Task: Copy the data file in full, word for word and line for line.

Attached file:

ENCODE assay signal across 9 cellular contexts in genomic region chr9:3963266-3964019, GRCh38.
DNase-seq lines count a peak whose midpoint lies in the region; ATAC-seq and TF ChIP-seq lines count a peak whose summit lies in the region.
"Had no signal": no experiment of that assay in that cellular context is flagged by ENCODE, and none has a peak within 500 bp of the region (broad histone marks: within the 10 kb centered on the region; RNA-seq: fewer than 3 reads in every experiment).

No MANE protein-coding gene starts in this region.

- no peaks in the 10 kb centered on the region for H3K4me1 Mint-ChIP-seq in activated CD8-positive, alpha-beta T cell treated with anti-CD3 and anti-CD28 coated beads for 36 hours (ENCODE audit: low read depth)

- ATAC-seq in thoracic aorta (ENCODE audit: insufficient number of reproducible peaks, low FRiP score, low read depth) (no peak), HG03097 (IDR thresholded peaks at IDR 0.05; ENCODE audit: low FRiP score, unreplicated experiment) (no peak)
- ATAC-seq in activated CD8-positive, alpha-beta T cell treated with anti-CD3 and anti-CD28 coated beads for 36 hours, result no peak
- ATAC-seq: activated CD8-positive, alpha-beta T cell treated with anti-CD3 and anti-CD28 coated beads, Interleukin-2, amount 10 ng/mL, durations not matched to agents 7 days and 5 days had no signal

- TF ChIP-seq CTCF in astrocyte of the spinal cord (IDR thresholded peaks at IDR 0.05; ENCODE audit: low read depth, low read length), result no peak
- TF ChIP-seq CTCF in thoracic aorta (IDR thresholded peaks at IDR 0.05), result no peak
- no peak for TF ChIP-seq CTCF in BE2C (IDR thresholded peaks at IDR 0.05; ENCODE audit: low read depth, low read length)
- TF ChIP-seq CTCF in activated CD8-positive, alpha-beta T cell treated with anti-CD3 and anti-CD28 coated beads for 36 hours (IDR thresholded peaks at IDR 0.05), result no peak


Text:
ENCODE assay signal across 9 cellular contexts in genomic region chr9:3963266-3964019, GRCh38.
DNase-seq lines count a peak whose midpoint lies in the region; ATAC-seq and TF ChIP-seq lines count a peak whose summit lies in the region.
"Had no signal": no experiment of that assay in that cellular context is flagged by ENCODE, and none has a peak within 500 bp of the region (broad histone marks: within the 10 kb centered on the region; RNA-seq: fewer than 3 reads in every experiment).

No MANE protein-coding gene starts in this region.

- no peaks in the 10 kb centered on the region for H3K4me1 Mint-ChIP-seq in activated CD8-positive, alpha-beta T cell treated with anti-CD3 and anti-CD28 coated beads for 36 hours (ENCODE audit: low read depth)

- ATAC-seq in thoracic aorta (ENCODE audit: insufficient number of reproducible peaks, low FRiP score, low read depth) (no peak), HG03097 (IDR thresholded peaks at IDR 0.05; ENCODE audit: low FRiP score, unreplicated experiment) (no peak)
- ATAC-seq in activated CD8-positive, alpha-beta T cell treated with anti-CD3 and anti-CD28 coated beads for 36 hours, result no peak
- ATAC-seq: activated CD8-positive, alpha-beta T cell treated with anti-CD3 and anti-CD28 coated beads, Interleukin-2, amount 10 ng/mL, durations not matched to agents 7 days and 5 days had no signal

- TF ChIP-seq CTCF in astrocyte of the spinal cord (IDR thresholded peaks at IDR 0.05; ENCODE audit: low read depth, low read length), result no peak
- TF ChIP-seq CTCF in thoracic aorta (IDR thresholded peaks at IDR 0.05), result no peak
- no peak for TF ChIP-seq CTCF in BE2C (IDR thresholded peaks at IDR 0.05; ENCODE audit: low read depth, low read length)
- TF ChIP-seq CTCF in activated CD8-positive, alpha-beta T cell treated with anti-CD3 and anti-CD28 coated beads for 36 hours (IDR thresholded peaks at IDR 0.05), result no peak